I do not know that any right hon. Gentleman opposite is more responsible than another, except perhaps the right hon. Gentleman (Mr. Masterman). It is clear that he has not exercised that care over the expenses incurred by his colleagues which he ought to have exercised. One thing I particularly complain about is the way that this Paper has been prepared. In past years we have always had the items given us showing what the different sums really consist of. On this occasion it has been considered sufficient to lump them altogether, to give the total amount and to give a more or less misleading note underneath as to what it is about. A certain sum is put down as being incurred under the Fugitive Offenders Act. When you look at it and the explanation you find it has not been incurred under that Act, but in consequence of some of the treaties with foreign countries being different from others. We have got to pay, not as was explained from the Treasury Bench, but on an entirely different head. I am using that

Division NO.594.] AYES. [12.25 a.m.
Agg-Gardner, James Tynte Dalrymple, Viscount Pollock, Ernest Murray
Aitken, Sir W. M. Gibbs, G. A. Pryce-Jones, Colonel E.
Baird, John Lawrence Greene, W. R. Rutherford, Watson (L'pool, W. Derby),
Banbury, Sir Frederick George Gretton, John Sanders, Robert Arthur
Bird, A. Hope, James Fitzaian (Sheffield) Sandys, G. J.
Bridgeman, W. Clive Hope, Major J. A. (Midlothian) Stanley, Hon. G. F. (Preston)
Carlile, Sir Edward Mildred Hunt, Rowland Talbot, Lord E.
Cassel, Felix Kerr-Smiley, Peter Kerr Thomson, W. Mitchell- (Down, North)
Chaloner, Col. R. G. W. Locker-Lampson, O. (Ramsey)
Clive, Captain Perecy Archer Meysey-Thompson, E. C. TELLERS FOR THE AYES.—Mr. Eyres-Monsell and Captain Gilmour.
Craig, Captain James (Down, E.) Pease, Herbert Pike (Darlington)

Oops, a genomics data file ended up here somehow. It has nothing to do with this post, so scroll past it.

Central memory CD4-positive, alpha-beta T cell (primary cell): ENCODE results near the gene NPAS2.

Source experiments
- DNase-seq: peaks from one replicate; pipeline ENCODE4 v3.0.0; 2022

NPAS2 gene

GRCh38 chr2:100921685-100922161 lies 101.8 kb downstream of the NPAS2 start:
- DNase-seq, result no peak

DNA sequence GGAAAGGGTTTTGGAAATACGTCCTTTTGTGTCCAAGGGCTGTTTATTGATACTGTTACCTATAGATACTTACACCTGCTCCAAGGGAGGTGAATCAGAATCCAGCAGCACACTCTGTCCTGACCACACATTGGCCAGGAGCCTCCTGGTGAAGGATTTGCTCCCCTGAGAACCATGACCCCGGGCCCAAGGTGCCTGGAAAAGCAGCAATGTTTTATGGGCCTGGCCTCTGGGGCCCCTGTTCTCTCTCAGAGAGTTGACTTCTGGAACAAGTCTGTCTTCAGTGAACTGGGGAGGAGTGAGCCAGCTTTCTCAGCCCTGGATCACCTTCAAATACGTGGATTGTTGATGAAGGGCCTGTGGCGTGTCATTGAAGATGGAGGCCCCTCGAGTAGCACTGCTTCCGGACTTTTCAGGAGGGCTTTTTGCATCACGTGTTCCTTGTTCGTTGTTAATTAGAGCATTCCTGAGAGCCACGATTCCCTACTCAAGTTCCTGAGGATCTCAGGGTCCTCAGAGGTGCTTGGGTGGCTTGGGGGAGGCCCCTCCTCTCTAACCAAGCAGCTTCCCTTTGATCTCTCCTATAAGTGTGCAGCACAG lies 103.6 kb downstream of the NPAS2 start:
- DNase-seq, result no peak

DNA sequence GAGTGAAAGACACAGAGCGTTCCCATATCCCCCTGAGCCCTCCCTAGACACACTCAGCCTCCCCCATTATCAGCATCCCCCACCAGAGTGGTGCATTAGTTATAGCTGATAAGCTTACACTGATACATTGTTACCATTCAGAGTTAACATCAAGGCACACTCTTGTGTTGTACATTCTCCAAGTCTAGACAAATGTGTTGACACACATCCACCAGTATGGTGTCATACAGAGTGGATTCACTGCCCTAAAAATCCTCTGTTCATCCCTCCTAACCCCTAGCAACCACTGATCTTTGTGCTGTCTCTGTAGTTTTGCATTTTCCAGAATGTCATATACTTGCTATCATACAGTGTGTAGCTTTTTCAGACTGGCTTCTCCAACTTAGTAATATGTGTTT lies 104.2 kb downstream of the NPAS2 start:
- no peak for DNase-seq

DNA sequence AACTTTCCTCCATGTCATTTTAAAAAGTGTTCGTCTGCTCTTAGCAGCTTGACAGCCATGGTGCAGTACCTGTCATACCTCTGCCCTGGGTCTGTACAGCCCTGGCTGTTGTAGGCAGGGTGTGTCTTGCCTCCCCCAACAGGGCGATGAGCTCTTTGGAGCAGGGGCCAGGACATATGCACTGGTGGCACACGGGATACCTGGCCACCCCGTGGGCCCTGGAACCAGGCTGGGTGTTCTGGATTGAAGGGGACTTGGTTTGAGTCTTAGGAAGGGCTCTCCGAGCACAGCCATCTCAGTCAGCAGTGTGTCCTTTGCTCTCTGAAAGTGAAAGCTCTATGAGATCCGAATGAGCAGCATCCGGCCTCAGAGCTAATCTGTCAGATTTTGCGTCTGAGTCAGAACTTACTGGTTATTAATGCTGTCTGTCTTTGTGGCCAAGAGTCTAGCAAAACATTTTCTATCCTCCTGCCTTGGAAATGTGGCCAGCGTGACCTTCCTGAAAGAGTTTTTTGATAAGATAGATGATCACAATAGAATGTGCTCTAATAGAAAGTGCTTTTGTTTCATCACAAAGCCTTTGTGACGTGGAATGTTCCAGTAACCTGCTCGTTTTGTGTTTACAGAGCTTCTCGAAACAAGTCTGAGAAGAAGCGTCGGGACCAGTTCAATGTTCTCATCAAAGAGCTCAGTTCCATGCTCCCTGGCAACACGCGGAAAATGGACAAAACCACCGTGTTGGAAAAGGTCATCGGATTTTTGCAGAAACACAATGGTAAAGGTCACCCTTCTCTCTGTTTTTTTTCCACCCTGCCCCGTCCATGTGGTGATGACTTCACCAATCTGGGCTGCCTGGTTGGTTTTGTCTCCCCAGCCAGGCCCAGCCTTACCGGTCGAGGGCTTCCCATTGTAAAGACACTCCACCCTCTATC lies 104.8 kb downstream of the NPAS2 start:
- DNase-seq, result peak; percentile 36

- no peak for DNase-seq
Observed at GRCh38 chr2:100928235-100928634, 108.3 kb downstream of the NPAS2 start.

Crichton-Stuart, Lord Ninian Pete, Basil Edward
Abraham, William (Dublin, Harbour) Harcourt, Robert V. (Montrose) Meagher, Michael
Acland, Francis Dyke Harmsworth, Cecil (Luton, Beds) Millar, James Duncan
Addison, Dr. C. Harmsworth, R. L. (Caithness-shire) Molteno, Percy Alport
Allen, Arthur Acland (Dumbartonshire) Harvey, A. G. C. (Rochdale) Mond, Sir Alfred Moritz
Allen, Rt. Hon. Charles P. (Stroud) Harvey, T. E. (Leeds, W.) Morgan, George Hay
Baker, Harold T. (Accrington) Haslam, Lewis (Monmouth) Muldoon, John
Baker, Joseph Allen (Finsbury, E.) Havelock-Allan, Sir Henry Munro, R.
Balfour, Sir Robert (Lanark) Hayden, John Patrick Murray, Captain Hon. Arthur C.
Barnes, George N. Hayward. Evan Needham, Christopher Thomas
Beauchamp, Sir Edward Hazleton, Richard Nolan, Joseph
Beck, Arthur Cecil Henry, Sir Charles O'Brien, Patrick (Kilkenny)
Benn, W. W. (T. Hamlets, St. George) Higham, John Sharp O'Connor, T. P. (Liverpool)
Bentham, George Jackson Hogge, James Myles O'Doherty, Philip
Boland, John Pius Holmes, Daniel Turner O'Dowd, John
Booth, Frederick Handel Howard, Hon. Geoffrey O'Kelly, Edward P. (Wicklow, W.)
Brady, P, J. Hughes, Spencer Leigh O'Malley, William
Bryce, J. Annan Jones, H. Haydn (Merioneth) O'Neill, Dr. Charles (Armagh, S.)
Burns, Rt. Hon. John Jones, J. Towyn (Carmarthen, East) O'Shaughnessy, P. J.
Cawley, H. T. (Heywood) Jones, Leif Stratten (Notts, Rushcliffe) O'Shee, James John
Chapple, Dr. William Allen Jones, William (Carnarvonshire) O'Sullivan, Timothy
Clancy, John Joseph Jowett, Frederick William Outhwaite, R. L.
Clough, William Joyce, Michael Parker, James (Halifax)
Collins, Stephen (Lambeth) Keating, Matthew Parry, Thomas H.
Cotton, William Francis King, J. Pease, Rt. Hon. Joseph A, (Rotherham)
Crumley, Patrick Lambert, Rt. Hon. G. (Devon,S.Molton) Phillips, John (Longford, S.)
Cullinan, John Lambert, Richard (Wilts, Cricklade) Pointer, Joseph
Davies, Sir W. Howell (Bristol, S.) Lardner, James Carrige Rushe Ponsonby, Arthur A. W. H.
Dawes, J. A. Law, Hugh A. (Donegal, West) Price, C. E. (Edinburgh, Central)
De Forest, Baron Lawson, Sir W. (Cumb'rld, Cockerm'th) Pringle, William M. R.
Doris, William Levy, Sir Maurice Radford, G. H.
Duffy, William J. Lewis, John Herbert Reddy, M.
Duncan, C. (Barrow-in-Furness) Lockwood, Rt. Hon. Lt.-Col. A. R. Redmond, William (Clare, E.)
Falconer, James Lundon, T Redmond, William Archer (Tyrone. E.)
Farrell, James Patrick Lyell, Charles Henry Rendall, Athelstan
Ffrench, Peter Lynch, A. A. Roberts, Charles H. (Lincoln)
Fiennes, Hon. Eustace Edward Macnamara, Rt. Hon. Dr. T. J. Roberts, G. H. (Norwich)
Flavin, Michael Joseph MacNeill, J. G. Swift (Donegal, South) Robertson, J. M. (Tyneside)
Gladstone, W. G. C. Macpherson, James Ian Robinson, Sidney